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How does Malta define ‘fit and proper’ for its CBI program?

I want to apply for Maltese citizenship. But the laws say I must be “fit and proper” to get approved. How does the government determine who is that way?

  • November 07, 2018

    To be eligible to apply for the Malta Individual Investor program, the applicant should provide evidence that he/she, as well as his dependents, are fit and proper persons to hold Maltese citizenship. Therefore, through due-diligence processes, it must be proven that the applicant and his dependents are individuals of good conduct and character and have a clean criminal record. In terms of the law regulating the program, the applicant and his dependents cannot have been found guilty (or have pending charges) of any crimes such as terrorism, money laundering, crimes against humanity or crimes that disturb the good order of the family (such as rape, defilement of minors, etc.). Furthermore, to be successful, there should be no reason to believe that the application is deemed to be against the public interest or may be a treat to the national security, public policy or public health or Malta. It is important to understand that the program is regarded as having one of the strictest standards, thus ensuring that only highly respectable applicants will be admitted.

  • Advocates Primei
    October 26, 2018

    An applicant for the Maltese Individual Investor Program (IIP) has to pass through a rigorous due-diligence process which would determine whether he is deemed to be "fit and proper" to hold Maltese citizenship. Hence, it is clear that the "fit and proper" criteria is directly tied to the said due-diligence process.

  • BIZ Consult Limited
    October 28, 2018

    All applicants will undergo a “fit and proper” test so as to show they are in good standing and repute. An extremely high standard of due diligence is carried out on the applicant and his/her dependents so as to ensure that only reputable applicants are allowed to proceed with the application of the Malta citizenship-by-investment program. A four-tier due diligence process is carried out directly by the government that will assess applicants and process applications subject to governmental approval at various stages. All applicants who go under Malta IIP eligibility must have a clean criminal record, with checks taking place with various authorities and sources (the International Criminal Court, Interpol and others).

  • Arthur and Partners
    October 29, 2018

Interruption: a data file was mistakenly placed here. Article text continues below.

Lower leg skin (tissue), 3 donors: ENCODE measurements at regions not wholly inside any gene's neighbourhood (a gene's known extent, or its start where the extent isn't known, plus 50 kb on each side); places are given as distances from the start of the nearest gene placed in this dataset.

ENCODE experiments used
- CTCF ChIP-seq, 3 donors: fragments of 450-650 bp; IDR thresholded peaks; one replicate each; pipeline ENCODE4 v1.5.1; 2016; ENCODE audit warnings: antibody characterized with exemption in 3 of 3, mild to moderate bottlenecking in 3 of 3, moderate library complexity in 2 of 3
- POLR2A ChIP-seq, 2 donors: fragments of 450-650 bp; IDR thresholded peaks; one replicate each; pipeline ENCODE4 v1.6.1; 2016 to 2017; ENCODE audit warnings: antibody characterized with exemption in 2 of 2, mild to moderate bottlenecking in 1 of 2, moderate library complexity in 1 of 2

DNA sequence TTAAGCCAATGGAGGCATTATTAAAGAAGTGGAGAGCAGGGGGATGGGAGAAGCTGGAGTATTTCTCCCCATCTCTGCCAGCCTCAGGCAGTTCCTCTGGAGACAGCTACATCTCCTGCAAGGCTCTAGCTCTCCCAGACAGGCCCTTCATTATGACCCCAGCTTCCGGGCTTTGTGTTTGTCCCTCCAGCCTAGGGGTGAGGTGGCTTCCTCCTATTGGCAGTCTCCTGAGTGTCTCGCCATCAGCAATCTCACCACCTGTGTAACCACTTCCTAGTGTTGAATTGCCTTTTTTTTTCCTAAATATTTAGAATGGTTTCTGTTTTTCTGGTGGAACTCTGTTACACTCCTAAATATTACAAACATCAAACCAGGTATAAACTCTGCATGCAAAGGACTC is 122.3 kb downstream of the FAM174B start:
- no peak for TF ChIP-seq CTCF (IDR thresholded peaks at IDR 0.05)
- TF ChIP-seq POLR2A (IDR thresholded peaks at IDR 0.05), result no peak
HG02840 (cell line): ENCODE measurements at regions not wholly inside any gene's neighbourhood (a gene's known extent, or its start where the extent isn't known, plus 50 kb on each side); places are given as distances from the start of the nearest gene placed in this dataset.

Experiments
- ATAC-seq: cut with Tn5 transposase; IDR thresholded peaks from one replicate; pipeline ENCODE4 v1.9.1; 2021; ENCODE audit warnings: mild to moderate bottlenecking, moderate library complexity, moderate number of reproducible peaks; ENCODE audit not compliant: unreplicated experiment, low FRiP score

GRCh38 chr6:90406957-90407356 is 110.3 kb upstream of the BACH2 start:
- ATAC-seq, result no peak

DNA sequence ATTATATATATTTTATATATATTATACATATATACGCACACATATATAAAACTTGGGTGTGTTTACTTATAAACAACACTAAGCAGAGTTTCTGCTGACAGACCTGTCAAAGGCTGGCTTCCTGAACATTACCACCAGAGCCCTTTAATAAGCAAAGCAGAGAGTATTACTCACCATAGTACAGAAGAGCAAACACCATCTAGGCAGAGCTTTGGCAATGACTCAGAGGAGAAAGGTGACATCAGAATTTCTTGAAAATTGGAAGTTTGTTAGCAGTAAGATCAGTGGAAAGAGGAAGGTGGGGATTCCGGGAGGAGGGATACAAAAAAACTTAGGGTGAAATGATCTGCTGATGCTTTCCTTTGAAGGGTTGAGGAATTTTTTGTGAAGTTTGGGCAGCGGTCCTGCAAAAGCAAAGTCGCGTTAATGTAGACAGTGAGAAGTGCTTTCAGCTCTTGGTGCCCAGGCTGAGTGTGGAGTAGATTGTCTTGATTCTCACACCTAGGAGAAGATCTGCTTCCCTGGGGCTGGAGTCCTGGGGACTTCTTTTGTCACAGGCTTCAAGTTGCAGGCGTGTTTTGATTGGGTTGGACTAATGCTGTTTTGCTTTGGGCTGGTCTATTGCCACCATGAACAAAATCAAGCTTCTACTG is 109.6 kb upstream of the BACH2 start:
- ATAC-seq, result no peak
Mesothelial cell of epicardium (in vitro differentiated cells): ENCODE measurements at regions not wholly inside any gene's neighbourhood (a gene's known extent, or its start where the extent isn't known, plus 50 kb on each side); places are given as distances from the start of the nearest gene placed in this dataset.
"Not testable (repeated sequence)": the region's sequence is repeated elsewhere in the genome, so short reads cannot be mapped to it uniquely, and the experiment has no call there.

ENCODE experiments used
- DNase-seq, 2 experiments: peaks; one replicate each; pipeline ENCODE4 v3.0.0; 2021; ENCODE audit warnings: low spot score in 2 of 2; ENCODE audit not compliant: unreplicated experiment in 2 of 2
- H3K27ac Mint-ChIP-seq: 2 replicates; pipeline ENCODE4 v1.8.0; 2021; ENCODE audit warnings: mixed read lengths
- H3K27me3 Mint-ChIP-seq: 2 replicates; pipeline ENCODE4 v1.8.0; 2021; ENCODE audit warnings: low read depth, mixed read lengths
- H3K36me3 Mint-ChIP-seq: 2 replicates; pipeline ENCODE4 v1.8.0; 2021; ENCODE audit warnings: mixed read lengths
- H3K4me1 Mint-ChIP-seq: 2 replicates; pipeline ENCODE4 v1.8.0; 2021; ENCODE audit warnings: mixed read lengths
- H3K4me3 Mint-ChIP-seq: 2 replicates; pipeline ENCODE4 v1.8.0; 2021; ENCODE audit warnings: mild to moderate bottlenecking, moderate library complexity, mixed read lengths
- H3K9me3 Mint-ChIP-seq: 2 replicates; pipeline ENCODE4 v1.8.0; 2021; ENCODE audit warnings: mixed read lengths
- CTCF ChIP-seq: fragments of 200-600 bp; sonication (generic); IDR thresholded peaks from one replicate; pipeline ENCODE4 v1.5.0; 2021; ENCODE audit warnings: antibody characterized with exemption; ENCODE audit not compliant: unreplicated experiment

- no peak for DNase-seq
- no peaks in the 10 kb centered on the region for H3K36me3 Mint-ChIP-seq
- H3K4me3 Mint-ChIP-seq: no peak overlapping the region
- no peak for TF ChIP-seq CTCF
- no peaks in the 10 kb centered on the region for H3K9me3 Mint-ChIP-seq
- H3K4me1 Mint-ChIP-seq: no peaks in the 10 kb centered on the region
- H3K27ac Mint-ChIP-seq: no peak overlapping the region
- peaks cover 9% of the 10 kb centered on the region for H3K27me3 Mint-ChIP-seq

Kindly note the "fit and proper" test is carried out through the due-diligence process. The first tier is the standard KYC due diligence done by both the IIP Unit and the agent through databases such as World-Check. The second level is the clearance obtained from the police authorities following thorough checks through a number of databases, such as Interpol, Europol and others. Any issues encountered at this stage are reported back to the IIP Unit. It has to be pointed out as well that to be able to visit Malta, third-country nationals have to go through the standard Schengen screening procedures. The IIP team takes care of the third tier of due diligence. There are two stages at this level. The first is that of completeness and correctness of the application. This in itself would identify anomalies in the application form that highlight any potential risk. Every kind of accompanying documentation submitted to the IIP Unit is checked to ensure that it has been filled in correctly and that the documents are submitted in the proper format, correctly translated, and apostilled or notarized, as the case may require. Where documents are missing or not in the correct format or errors are identified, a request for submission is made to the agent representing the family applying for Maltese citizenshiup and the application process is paused until everything is in order. The second stage is that of a thorough and in-depth online due-diligence check and verification of documents submitted. These checks involve checking with international databases for sanctioned individuals and companies. Searches are conducted on all the members of the family applying for citizenship, their corporate affiliations, any significant one-time transactions, donations, or inheritance, and any significant business partners or very close associates. As soon all these checks are done, another member of the due-diligence team reviews all the information collected both internally and externally and puts all the pieces of the jigsaw puzzle together to prepare an internal memo. In cases where more clarity is required, the IIP Unit goes out with further questions to the applicant to ensure it has the right and proper picture of the family’s application. Where necessary, information is bounced back with the due-diligence companies to ensure coherence. Once all questions are answered, every application is first discussed internally within the IIP Due Diligence team. The team is composed of eight individuals from a banking and audit background, and who are trained in anti-money laundering regulations. Together, they share the information internally and corroborate the information gathered, which is then discussed again with the senior management team within the IIP Unit. If the team deems that more information or clarifications are required before a recommendation is made to the minister, these are requested from the applicant. In some instances, another report is requested on specific areas of concern. Finally, the senior management of the IIP takes a collective decision where a recommendation is prepared and submitted to the minister responsible for citizenship, with all supporting documentation of due-diligence reports and findings. The minister, together with the team, reviews the findings again upon which a final decision.